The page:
The report shows older Australians today are spending more and have higher incomes and greater wealth than older Australians three decades ago – but living standards have barely improved for younger Australians.

Rising taxpayer spending on health, aged care and pensions combined with “overly generous tax concessions” means younger people will bear the brunt of growing pressures on government budgets.

Australian household wealth has grown strongly over the past 30 years, from $2.8 trillion in 1990 to $10.3 trillion in 2018.


Source: Grattan Institute

But researchers Danielle Wood and Kate Griffiths found the “wealth bonanza has been far from equally spread”.

“Most of the increase in wealth has been accumulated by older households, who benefited most from the housing boom and growth in superannuation assets,” the report said.

“For younger Australians, wealth has barely shifted in the past decade. And poorer young Australians today have even less wealth than their predecessors.”

“The intergenerational wealth gap cannot be explained by too many avocado brunches”

If you’re an Australian millennial who can’t afford a home, it’s probably because you spend all your money on smashed avocados and lattes, right?

Not according to the Grattan Institute, who has shut down the avocado trope that has defined a generation of young Australians.

“It’s a myth that young people’s spending habits and lifestyles are to blame for their stagnating wealth. This is not a problem caused by avocado brunches or too many lattes,” says the report’s lead author, Grattan’s Budget Policy Program Director Danielle Wood.

In fact, younger people are spending less on non-essentials like alcohol, clothing, and personal care, and more on necessities like housing, than they were three decades ago.

The report says this suggests they’re restricting their spending on luxury items to accommodate the growing cost of essentials and to save and invest.

Home ownership out of reach?

The report found that young Australians are less likely to own a home than young people were in the past.

In 2016, 45% of 30-year-olds owned a home. In 1981, that figure was 67%. In contrast, about 80% of 65-year-olds own a home.

“Home ownership rates are dropping fastest for the young and the poor. In 1981, 60% of people in the lowest wealth quintile aged 25-34 owned a home. Today the figure is just 20%,” the report said.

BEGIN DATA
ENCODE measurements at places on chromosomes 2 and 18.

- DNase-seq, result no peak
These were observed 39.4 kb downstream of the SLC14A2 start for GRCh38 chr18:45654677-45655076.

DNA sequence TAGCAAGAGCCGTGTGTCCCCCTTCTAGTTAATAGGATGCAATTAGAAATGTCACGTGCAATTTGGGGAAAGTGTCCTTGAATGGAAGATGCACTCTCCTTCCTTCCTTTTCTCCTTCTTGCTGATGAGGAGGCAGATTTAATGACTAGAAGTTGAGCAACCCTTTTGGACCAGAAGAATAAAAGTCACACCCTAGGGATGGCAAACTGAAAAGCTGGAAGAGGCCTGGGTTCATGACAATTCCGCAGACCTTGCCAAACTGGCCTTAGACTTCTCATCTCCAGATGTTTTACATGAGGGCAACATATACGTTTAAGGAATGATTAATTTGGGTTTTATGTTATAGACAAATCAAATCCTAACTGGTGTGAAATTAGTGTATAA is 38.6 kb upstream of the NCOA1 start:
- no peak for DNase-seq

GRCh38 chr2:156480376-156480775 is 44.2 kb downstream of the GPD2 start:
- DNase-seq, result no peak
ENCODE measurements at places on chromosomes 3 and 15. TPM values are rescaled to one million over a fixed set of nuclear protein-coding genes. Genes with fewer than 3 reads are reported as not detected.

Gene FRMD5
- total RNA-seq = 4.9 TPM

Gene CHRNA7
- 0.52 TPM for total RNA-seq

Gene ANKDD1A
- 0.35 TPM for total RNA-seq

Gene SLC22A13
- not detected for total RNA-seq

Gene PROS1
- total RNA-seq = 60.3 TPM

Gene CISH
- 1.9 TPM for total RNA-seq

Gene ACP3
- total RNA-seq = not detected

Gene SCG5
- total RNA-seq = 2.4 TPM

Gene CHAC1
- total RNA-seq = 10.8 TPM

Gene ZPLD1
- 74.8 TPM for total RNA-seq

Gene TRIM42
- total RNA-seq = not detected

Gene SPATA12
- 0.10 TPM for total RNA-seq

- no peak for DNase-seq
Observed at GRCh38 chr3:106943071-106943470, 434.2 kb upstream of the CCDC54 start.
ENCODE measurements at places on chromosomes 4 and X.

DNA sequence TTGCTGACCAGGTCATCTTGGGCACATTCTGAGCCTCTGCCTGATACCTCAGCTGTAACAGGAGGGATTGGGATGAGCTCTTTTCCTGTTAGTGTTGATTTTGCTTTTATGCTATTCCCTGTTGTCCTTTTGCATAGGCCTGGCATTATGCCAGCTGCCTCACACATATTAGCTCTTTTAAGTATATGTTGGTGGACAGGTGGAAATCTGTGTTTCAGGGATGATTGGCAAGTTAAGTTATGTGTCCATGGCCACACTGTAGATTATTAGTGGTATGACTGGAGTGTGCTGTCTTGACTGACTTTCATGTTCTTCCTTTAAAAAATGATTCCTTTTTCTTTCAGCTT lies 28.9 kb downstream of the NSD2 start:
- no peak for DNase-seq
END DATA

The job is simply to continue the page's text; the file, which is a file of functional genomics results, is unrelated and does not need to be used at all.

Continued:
“Younger Australians are less likely to own a home than their parents at the same age, and those who do are taking on a lot more debt. The conditions that precipitated the rapid growth in wealth for older Australians are unlikely to be repeated.”


The report said booming property prices had made many long-term property owners “unexpected millionaires” while compulsory superannuation and tax benefits encouraging further contributions have substantially increased the nest eggs of households nearing retirement.

“For most of the 20th century, each generation was wealthier than the one before it at the same age,” the report said.

“But in the US, UK and many European Union countries, millennials have lower wealth than members of earlier generations at the same age. There is a risk Australia could go down the same path.”

The report found younger Australians are unlikely to see the same capital appreciation from the house price boom as their parents did while forcing them into even more debt just to get into the market.

Calls for changes to policy

The report says policies to boost economic growth, such as tax reform, better education and smarter infrastructure spending, are needed.

Reducing or eliminating tax breaks for “comfortably off” Australians would be a start.

Changes to planning rules to encourage higher-density living in established city suburbs would make housing more affordable.

“Just as policy changes have contributed to pressures on young people, they can help redress them. Every generation faces its own unique challenges, but letting this generation fall behind the others is surely a legacy none of us would be proud of,” Ms Wood said.

“The time for action is now: none of us wants the legacy of a generation left behind.”

A White Paper released today by University of Melbourne academics says reform to Australia’s personal finance sector is vital for the future wellbeing of Australians.

Co-author from the Faculty of Business and Economics Carsten Murawski said many Australians have lost trust in financial institutions, which is holding them back from improving their financial situation.

“About two-thirds of Australians face some level of financial vulnerability and stress. Financial concerns are now the number one concern among young people,” Professor Murawski said.

The paper, titled FinFuture – The Future of Personal Finance in Australia, calls for financial literacy skills to be taught in school.

“A lack of financial literacy is often another major obstacle for good financial decision-making,” the report said.

“Schools should be the primary channel through which financial literacy training is provided to young Australians.

“However, financial education should not stop when people leave high school. It should continue in later stages of people’s lives, ideally around points in time when people are about to make important financial decisions.”

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